Most of my encounters with quick release couplings involve pressure washers. When I was in high school, I worked at my uncle’s used car dealership between school years one summer. My responsibilities there included removing stickers from other cars, jumping dead batteries, filling flat tires and a myriad of other mundane activities. But my favorite task was washing the cars. Where I live, in the summer time, it gets very hot and very humid. Also, remember that a car windshield is like a magnifying glass for the sun. After a few hours of cleaning coffee stains from the upholstery of cars that have been baking on blacktop all day, the pressure washer starts to look pretty friendly.
It’s a consequence of the fact that I’ve never participated in a trade or craft that I see the words “tube bending machine” and feel a bit nonplussed. Tube bending machine? Why not just make the tubes bent instead of making them straight and then bending them? I realize that this is the kind of question that someone who has never taken a shop class would ask (shop wasn’t even offered at my high school, as far as I know). Maybe there are machines that exist that can produce bent tubes right from the start. But the fact that there are so many different kinds of tube forming machines on the market, added to the fact that the market for these machines seems quite large, indicates to me that tube fabrication and formation is a counter-intuitively complicated process.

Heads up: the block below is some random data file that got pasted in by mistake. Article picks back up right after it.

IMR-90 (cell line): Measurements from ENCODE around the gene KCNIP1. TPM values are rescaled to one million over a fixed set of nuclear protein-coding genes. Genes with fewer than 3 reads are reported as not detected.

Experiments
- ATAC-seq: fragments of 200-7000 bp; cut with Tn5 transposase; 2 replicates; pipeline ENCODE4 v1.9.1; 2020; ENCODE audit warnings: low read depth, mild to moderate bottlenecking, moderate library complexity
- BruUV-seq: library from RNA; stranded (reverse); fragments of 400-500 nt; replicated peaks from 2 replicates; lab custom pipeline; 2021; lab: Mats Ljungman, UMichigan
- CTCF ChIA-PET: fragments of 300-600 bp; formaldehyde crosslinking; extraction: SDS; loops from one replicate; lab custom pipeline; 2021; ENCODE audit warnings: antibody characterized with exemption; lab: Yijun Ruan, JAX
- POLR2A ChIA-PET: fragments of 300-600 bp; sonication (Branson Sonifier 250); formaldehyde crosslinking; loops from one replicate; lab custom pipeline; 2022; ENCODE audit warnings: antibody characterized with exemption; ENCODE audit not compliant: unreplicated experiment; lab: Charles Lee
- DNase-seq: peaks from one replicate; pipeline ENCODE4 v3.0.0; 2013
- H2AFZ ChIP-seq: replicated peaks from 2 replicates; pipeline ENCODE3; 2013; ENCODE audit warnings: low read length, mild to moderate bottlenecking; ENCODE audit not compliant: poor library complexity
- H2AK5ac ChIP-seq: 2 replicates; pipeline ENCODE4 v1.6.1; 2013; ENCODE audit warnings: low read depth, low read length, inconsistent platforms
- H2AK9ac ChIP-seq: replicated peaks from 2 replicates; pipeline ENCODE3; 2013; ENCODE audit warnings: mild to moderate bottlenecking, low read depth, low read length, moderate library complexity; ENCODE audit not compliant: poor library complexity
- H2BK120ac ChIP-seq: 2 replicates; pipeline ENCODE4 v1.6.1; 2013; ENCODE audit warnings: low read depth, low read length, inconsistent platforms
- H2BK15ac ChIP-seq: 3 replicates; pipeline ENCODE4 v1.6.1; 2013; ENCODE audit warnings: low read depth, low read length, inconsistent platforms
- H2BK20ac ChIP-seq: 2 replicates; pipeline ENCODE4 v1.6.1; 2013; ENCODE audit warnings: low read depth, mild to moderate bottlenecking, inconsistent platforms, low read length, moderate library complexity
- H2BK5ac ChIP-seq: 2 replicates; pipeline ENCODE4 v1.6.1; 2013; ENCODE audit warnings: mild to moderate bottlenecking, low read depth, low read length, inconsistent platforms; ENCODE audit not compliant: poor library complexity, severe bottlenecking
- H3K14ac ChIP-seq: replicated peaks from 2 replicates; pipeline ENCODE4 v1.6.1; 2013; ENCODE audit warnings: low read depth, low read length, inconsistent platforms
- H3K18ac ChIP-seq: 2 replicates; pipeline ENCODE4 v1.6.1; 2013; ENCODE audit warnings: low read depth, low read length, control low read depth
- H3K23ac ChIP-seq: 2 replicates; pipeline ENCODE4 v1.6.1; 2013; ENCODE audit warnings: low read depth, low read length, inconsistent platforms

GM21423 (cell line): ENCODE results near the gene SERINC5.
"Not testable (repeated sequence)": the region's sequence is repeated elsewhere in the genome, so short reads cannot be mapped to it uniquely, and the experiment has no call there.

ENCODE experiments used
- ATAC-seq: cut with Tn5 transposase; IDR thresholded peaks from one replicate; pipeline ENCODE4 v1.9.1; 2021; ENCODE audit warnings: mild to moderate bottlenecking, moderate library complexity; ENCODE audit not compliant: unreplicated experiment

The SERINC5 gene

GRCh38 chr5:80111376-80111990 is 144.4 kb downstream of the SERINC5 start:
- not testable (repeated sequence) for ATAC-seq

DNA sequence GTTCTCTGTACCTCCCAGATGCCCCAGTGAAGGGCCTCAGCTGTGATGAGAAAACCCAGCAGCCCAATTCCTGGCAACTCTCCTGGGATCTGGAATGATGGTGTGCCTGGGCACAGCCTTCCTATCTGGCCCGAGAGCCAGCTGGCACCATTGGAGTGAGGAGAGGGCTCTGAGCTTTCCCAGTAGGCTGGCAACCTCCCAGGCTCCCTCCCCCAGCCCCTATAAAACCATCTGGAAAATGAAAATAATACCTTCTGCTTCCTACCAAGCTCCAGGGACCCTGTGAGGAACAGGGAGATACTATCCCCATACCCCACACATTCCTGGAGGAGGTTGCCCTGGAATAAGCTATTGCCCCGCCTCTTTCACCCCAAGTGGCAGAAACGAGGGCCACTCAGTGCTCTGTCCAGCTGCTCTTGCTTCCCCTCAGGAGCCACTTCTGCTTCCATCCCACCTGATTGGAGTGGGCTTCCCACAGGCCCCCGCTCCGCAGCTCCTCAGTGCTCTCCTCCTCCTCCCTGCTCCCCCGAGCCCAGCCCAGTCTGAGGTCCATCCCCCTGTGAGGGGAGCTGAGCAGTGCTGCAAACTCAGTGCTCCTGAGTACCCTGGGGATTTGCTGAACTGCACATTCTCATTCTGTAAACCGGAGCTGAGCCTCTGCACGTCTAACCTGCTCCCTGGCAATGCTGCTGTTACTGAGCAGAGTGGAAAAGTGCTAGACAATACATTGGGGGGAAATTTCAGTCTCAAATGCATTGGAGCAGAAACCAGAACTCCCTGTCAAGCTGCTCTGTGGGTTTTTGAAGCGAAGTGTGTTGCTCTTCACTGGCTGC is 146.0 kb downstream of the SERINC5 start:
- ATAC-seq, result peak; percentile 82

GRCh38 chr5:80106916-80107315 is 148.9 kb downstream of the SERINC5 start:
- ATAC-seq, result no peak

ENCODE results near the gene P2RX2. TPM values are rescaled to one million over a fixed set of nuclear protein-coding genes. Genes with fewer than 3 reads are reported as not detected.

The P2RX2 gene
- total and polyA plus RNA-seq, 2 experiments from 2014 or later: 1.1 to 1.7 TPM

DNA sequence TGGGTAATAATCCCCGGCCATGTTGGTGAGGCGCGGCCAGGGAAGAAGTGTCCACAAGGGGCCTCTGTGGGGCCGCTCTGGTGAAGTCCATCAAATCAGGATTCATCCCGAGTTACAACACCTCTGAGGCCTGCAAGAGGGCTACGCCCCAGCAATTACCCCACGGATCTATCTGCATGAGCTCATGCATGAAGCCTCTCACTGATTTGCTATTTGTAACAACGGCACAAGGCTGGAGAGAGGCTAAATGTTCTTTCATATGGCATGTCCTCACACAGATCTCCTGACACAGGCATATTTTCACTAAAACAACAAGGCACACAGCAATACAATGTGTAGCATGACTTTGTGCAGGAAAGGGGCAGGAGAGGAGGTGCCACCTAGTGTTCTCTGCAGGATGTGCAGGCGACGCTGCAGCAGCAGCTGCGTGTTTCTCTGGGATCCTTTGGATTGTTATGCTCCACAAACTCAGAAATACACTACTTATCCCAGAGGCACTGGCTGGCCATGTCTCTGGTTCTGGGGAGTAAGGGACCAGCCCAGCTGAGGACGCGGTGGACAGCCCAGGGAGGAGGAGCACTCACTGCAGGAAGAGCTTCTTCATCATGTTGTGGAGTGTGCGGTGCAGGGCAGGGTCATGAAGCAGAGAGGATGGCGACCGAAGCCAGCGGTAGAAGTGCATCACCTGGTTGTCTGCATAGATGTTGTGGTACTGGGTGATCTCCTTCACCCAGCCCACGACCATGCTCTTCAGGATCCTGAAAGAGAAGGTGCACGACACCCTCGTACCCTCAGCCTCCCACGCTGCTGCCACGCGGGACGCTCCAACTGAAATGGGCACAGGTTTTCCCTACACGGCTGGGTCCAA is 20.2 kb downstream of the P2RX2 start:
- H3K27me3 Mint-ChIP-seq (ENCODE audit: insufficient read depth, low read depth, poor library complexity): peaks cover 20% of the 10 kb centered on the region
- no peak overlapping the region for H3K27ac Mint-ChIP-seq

What’s the outlook for Georgia manufacturing? There’s good news and bad news. Let’s start with the bad news: October was not a good month for Georgia manufacturing. The Purchasing Managers Index, a monthly survey of manufacturing activity released by Markit Group and the Institute for Supply Management, indicated an index value drop of more than five points in Georgia for the month of October. This drop brought Georgia’s overall PMI to just above 43. Based on the PMI scoring system, any figure below 50 indicates contraction, and any figure above 50 indicates growth. This month’s loss is a continuation of a trend that began two months ago. “It’s not clear why Georgia manufacturing is operating substantially below the level of the national PMI,” noted Don Sabbarese of Kennesaw State University in an interview with the Atlanta Journal-Constitution. Mr. Sabbarese speculated that the causes for Georgia’s poor performance may be related to the weakness of the state’s economic recovery.